Data mining in healthcare information systems: Case study of a veterans' administration spinal cord injury population

M. R. Kraft, K. C. Desouza, I. Androwich

Research output: Chapter in Book/Report/Conference proceedingConference contribution

25 Scopus citations

Abstract

In the following paper the process of knowledge generation from the Veterans Administration healthcare information system is explored. This inquiry is concerned with predicting length of stay of a subset of the total patient population, specifically those with spinal cord injuries (SCI). Although SCI patients do not present large numbers, they are outliers in the healthcare system due to extended hospital stays and high costs for treatment. Predicting length of stay can increase efficiencies and effectiveness in resource allocation thus lowering cost. The following research is the first of its kind to use nursing diagnosis and neural networks to predict length of stay. Background material on SCI and the knowledge discovery process is introduced. The entire data mining process is described beginning with data gathering followed by cleaning, aggregation, and integration. Issues faced while conducting the research are discussed. Results of artificial neural networks used to predict length of stay are presented.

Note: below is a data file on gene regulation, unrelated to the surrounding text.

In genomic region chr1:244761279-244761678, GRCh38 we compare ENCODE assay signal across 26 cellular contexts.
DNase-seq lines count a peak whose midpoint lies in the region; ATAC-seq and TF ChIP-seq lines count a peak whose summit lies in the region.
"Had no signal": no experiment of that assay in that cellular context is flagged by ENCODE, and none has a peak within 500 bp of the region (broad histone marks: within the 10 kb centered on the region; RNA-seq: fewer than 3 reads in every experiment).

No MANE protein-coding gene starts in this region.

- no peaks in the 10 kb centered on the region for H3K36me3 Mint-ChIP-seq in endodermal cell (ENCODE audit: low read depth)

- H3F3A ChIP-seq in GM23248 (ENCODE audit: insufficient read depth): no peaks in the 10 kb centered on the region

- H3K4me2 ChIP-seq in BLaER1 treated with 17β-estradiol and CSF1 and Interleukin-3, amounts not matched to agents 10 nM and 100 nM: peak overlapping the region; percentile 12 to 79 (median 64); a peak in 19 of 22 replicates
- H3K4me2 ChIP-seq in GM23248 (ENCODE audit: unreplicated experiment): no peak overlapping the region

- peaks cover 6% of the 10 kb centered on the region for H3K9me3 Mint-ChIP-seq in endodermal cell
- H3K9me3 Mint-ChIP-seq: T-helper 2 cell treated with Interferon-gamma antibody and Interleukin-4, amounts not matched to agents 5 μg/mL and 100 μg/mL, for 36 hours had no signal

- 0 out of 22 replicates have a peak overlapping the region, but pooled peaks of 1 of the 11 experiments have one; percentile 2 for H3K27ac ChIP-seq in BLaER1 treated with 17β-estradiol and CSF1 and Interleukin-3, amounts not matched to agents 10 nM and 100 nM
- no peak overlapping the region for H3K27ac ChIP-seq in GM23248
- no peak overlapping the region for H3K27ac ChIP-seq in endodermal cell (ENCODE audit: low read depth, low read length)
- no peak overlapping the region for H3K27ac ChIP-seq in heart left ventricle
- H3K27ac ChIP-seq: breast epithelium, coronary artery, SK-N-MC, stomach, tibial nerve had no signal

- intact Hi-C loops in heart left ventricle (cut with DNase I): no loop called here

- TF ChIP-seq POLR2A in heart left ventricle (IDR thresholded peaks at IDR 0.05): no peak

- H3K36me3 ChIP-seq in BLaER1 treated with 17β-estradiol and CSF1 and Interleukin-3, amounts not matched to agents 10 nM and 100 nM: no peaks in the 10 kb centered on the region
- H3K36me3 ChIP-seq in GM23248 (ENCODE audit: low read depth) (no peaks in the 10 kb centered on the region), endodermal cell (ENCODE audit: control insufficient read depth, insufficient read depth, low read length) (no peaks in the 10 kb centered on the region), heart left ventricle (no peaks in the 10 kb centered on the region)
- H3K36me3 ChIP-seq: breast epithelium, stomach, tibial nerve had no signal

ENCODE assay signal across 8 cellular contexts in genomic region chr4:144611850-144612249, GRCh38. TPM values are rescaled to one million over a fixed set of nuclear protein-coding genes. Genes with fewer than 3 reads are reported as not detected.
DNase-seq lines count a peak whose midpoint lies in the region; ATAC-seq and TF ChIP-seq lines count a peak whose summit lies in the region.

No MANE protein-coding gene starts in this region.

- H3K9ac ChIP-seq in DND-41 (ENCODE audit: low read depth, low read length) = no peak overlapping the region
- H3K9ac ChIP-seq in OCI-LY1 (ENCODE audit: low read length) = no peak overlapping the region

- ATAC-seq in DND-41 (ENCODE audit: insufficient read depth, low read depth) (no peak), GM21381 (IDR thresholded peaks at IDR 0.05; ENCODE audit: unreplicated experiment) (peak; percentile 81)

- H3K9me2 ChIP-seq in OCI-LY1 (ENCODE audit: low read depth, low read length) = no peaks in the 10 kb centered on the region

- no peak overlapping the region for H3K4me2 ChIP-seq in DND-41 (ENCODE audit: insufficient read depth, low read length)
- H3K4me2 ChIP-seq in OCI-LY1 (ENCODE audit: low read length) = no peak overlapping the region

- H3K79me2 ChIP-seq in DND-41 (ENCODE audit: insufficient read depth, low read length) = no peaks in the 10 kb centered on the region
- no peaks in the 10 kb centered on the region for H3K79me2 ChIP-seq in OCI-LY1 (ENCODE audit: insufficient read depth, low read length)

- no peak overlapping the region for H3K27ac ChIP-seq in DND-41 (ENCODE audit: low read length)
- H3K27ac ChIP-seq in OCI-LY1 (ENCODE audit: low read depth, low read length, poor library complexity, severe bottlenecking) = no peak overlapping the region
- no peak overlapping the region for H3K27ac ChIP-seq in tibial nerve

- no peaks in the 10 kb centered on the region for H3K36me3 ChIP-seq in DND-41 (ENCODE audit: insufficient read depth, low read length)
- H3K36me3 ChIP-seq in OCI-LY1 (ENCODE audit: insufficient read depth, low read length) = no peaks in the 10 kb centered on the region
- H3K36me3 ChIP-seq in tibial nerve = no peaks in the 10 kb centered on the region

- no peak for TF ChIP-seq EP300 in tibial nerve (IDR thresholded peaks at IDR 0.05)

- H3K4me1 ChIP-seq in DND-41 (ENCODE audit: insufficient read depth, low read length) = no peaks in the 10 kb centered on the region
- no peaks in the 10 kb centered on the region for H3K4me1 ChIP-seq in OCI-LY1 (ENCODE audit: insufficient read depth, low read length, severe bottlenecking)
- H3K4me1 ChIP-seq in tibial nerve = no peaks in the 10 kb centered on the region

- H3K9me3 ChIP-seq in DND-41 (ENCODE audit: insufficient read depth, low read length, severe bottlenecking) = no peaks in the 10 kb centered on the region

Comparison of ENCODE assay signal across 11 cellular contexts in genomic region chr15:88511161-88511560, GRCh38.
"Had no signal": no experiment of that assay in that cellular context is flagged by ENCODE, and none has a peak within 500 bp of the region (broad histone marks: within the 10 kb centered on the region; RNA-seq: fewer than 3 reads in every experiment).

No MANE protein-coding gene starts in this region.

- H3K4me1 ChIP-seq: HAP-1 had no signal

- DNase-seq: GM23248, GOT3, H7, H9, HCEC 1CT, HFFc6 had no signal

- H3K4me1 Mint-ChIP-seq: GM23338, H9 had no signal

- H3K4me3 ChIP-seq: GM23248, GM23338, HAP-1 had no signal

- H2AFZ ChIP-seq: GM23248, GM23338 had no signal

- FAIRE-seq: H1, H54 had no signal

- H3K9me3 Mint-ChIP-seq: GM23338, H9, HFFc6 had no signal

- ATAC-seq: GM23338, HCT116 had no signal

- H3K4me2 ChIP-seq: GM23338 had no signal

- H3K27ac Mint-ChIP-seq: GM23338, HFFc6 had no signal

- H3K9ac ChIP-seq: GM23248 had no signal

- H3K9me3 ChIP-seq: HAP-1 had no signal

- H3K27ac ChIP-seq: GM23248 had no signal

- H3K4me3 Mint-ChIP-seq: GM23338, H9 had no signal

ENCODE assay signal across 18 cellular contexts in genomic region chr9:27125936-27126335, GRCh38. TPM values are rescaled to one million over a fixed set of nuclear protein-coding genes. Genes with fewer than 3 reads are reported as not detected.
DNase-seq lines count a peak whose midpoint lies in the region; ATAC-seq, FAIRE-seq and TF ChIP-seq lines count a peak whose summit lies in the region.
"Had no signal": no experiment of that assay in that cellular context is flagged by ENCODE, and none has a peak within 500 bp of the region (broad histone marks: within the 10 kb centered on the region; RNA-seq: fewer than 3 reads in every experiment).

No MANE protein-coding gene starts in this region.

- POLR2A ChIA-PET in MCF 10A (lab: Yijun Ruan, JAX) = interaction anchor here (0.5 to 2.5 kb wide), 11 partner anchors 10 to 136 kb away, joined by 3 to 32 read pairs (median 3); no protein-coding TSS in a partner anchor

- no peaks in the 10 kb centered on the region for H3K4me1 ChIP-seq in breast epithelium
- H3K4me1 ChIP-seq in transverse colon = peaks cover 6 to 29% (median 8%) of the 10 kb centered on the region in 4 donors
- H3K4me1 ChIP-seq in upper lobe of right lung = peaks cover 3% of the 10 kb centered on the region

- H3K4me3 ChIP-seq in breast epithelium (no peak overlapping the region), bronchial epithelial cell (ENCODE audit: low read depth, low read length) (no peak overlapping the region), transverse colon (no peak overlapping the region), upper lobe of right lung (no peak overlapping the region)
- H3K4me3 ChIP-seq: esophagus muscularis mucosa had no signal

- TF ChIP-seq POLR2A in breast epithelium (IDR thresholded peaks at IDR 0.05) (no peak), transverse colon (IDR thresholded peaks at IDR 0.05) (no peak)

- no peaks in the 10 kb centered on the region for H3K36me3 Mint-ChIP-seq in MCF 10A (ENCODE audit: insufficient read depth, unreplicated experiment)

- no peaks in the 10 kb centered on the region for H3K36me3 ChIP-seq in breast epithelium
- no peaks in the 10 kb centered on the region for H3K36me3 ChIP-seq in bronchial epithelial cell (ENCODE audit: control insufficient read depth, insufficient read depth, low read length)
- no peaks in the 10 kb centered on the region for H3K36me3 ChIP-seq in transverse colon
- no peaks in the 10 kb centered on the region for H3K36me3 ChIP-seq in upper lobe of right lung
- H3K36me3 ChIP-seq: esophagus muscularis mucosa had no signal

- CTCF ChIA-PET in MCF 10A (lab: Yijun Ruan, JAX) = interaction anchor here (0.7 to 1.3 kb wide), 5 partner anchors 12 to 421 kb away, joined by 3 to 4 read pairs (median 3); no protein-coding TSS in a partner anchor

Original languageEnglish (US)
Title of host publicationProceedings of the 36th Annual Hawaii International Conference on System Sciences, HICSS 2003
PublisherInstitute of Electrical and Electronics Engineers Inc.
ISBN (Print)0769518745, 9780769518749
DOIs
StatePublished - 2003
Externally publishedYes
Event36th Annual Hawaii International Conference on System Sciences, HICSS 2003 - Big Island, United States
Duration: Jan 6 2003Jan 9 2003

Other

Other36th Annual Hawaii International Conference on System Sciences, HICSS 2003
CountryUnited States
CityBig Island
Period1/6/031/9/03

Keywords

  • Artificial Neural Networks
  • Data Mining
  • Hospital Information Systems
  • Knowledge Discovery in Databases
  • Spinal Cord Injury
  • Veterans Administration

ASJC Scopus subject areas

  • Information Systems
  • Computer Science Applications

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